Mr. Brnovich noted in his letter that Arizona is already involved in a lawsuit that several other Republican-led states filed last year to block a requirement in the law that states cannot use pandemic relief money to subsidize tax cuts. He suggested that restricting how the state can use the money on school programs is also a threat to state sovereignty.

“It shouldn’t surprise anyone that the U.S. Department of Treasury, under your leadership, is again trying to overstep its constitutional bounds and dictate to Arizona how our state should run and fund our schools,” Mr. Brnovich said.

The Treasury Department did not immediately respond to a request for comment.

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Credit…Ralph Tedy Erol/Reuters

Known coronavirus cases are spreading “more actively than ever” in the Americas, and particularly in the Caribbean island countries, World Health Organization officials said Wednesday.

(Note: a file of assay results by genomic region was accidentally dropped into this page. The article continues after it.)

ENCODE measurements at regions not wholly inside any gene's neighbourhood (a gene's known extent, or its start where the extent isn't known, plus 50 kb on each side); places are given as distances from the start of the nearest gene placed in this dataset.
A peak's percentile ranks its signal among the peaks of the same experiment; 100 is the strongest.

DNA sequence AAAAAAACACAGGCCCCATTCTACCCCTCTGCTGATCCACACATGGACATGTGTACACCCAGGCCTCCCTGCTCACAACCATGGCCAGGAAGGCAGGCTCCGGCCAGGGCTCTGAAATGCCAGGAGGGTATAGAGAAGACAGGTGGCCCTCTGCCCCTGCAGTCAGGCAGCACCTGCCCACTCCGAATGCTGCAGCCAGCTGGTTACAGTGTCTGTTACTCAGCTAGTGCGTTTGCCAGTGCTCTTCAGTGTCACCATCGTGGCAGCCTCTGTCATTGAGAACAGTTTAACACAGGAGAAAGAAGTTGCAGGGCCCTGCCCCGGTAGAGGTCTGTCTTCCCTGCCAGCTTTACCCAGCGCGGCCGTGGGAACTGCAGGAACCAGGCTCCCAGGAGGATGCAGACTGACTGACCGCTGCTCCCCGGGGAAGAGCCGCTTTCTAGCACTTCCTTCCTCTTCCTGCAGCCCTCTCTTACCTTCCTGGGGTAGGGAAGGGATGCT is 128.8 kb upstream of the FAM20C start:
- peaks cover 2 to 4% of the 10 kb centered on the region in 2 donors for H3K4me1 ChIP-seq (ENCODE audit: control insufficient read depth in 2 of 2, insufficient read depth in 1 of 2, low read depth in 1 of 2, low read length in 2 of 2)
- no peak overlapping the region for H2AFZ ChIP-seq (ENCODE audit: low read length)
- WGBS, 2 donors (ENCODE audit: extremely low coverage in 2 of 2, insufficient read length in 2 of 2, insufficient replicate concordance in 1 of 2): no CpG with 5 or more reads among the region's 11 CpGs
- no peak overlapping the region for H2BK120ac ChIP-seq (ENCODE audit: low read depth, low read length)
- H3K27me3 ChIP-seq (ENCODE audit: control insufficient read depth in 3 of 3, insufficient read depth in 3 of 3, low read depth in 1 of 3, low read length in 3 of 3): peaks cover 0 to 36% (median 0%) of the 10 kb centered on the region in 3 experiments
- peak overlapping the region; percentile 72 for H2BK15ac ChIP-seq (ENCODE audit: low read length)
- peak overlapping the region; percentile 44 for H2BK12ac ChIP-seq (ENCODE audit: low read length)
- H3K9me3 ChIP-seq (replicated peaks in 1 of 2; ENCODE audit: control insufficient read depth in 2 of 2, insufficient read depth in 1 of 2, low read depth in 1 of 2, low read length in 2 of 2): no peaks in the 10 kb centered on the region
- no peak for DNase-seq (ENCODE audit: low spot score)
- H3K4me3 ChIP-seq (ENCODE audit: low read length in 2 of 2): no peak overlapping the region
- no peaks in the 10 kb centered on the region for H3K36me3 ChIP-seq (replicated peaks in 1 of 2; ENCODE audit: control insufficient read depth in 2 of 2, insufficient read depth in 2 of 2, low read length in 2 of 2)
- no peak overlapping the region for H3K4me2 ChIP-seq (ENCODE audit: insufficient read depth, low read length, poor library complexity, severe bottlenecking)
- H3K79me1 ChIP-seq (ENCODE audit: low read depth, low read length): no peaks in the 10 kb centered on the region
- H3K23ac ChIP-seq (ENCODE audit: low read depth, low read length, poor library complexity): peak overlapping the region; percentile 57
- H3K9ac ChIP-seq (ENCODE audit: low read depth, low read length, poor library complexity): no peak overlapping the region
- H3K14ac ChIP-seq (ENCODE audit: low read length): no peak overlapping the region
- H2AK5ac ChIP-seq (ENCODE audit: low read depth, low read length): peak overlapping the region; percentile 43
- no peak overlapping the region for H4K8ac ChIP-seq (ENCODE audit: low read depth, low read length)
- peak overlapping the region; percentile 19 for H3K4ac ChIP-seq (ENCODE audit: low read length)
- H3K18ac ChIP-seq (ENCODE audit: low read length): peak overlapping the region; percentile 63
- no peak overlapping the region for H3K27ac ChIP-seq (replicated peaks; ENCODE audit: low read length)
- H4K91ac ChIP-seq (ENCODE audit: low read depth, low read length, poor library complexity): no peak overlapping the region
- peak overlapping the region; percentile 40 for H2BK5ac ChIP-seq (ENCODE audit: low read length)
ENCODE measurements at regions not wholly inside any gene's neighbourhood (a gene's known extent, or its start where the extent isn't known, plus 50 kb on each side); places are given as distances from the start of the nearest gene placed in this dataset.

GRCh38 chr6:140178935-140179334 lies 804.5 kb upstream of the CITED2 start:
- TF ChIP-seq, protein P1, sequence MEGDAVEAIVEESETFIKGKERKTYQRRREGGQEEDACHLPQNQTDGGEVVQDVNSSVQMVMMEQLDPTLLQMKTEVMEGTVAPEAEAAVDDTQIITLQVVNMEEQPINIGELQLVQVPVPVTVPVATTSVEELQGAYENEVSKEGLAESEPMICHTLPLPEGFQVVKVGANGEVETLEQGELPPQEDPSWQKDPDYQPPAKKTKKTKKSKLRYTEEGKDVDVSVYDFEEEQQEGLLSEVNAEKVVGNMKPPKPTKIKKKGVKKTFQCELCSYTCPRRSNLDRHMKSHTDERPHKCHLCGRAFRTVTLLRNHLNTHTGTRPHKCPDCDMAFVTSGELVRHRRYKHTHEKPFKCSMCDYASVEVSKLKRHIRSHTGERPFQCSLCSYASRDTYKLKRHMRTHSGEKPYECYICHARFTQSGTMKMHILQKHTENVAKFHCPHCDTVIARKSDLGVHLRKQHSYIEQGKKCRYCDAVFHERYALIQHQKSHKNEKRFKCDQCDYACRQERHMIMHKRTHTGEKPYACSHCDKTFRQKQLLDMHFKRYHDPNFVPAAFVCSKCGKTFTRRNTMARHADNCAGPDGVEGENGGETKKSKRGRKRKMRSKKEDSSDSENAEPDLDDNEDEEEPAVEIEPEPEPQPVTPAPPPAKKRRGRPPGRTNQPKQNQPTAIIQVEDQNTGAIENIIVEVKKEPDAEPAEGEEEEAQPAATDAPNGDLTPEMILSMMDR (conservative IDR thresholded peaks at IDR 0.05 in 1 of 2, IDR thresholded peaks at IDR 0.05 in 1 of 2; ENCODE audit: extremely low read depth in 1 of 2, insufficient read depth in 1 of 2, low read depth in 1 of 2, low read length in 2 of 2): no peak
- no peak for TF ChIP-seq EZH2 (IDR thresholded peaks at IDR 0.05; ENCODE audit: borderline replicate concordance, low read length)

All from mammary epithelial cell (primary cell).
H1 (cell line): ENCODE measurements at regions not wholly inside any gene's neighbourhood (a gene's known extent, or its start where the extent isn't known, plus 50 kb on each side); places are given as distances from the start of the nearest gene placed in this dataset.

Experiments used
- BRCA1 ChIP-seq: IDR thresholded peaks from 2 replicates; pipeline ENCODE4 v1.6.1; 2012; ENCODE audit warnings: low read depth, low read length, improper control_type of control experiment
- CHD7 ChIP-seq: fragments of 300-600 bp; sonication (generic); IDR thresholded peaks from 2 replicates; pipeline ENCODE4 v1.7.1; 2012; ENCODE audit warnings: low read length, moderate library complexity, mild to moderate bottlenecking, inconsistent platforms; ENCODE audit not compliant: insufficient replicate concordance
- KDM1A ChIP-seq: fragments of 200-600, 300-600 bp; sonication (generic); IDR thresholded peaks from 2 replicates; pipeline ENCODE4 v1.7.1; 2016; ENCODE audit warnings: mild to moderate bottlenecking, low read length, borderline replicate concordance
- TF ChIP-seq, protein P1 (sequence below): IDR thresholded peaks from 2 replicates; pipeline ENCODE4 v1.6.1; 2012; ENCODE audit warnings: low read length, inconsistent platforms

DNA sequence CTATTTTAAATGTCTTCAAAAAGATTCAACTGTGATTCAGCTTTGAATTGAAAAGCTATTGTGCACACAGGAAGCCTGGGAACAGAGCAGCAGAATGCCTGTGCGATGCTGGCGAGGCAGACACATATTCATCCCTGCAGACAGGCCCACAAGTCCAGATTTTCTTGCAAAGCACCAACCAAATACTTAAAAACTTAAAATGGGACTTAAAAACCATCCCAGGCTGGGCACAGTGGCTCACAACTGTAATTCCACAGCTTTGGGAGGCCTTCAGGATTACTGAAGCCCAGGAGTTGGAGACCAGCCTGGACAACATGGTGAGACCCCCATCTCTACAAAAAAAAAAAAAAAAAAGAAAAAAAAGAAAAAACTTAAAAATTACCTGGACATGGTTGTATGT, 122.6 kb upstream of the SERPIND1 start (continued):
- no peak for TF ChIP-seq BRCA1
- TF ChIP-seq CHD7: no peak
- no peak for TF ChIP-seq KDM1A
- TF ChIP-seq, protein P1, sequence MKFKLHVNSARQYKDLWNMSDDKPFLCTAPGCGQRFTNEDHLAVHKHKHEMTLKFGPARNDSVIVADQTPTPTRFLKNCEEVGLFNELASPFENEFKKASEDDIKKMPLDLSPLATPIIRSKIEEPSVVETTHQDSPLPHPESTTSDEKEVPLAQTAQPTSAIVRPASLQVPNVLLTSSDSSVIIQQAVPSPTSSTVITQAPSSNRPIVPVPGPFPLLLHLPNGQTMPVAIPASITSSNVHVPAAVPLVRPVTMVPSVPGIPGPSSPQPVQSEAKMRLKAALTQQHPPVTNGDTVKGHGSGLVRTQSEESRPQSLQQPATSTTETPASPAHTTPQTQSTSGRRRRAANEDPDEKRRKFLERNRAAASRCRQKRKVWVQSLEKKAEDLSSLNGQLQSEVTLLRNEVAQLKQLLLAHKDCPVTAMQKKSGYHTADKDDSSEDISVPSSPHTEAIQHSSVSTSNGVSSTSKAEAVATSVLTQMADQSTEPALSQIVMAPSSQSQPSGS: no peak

The Caribbean countries “are witnessing the steepest increase in Covid-19 infections since the start of the pandemic,” Dr. Carissa F. Etienne, the director of the Pan American Health Organization, a division of the W.H.O., said at a news conference.

Cases have at least doubled in more than 17 countries and territories in the Caribbean, “which is especially concerning as hospital capacity in many islands remains limited,” Dr. Etienne said.

Across the Americas, she said, Covid-19 “is spreading more actively than ever before” and leading to “new peaks.”

Several countries in Central and South America also are suffering sharp increases in cases, and hospitalizations are growing in a few of them, including Paraguay, Uruguay and Argentina.

The increase in cases in the Caribbean is worrisome partly because of high levels of vaccine hesitancy in the region, driven by “fake news, rumors about vaccines,” Dr. Jarbas Barbosa, the P.A.H.O.’s assistant director, said.

In Latin America and the Caribbean, 61 percent of the population has been fully vaccinated against Covid-19, a percentage that P.A.H.O. aims to increase to 70 percent by the middle of the year, Dr. Etienne said.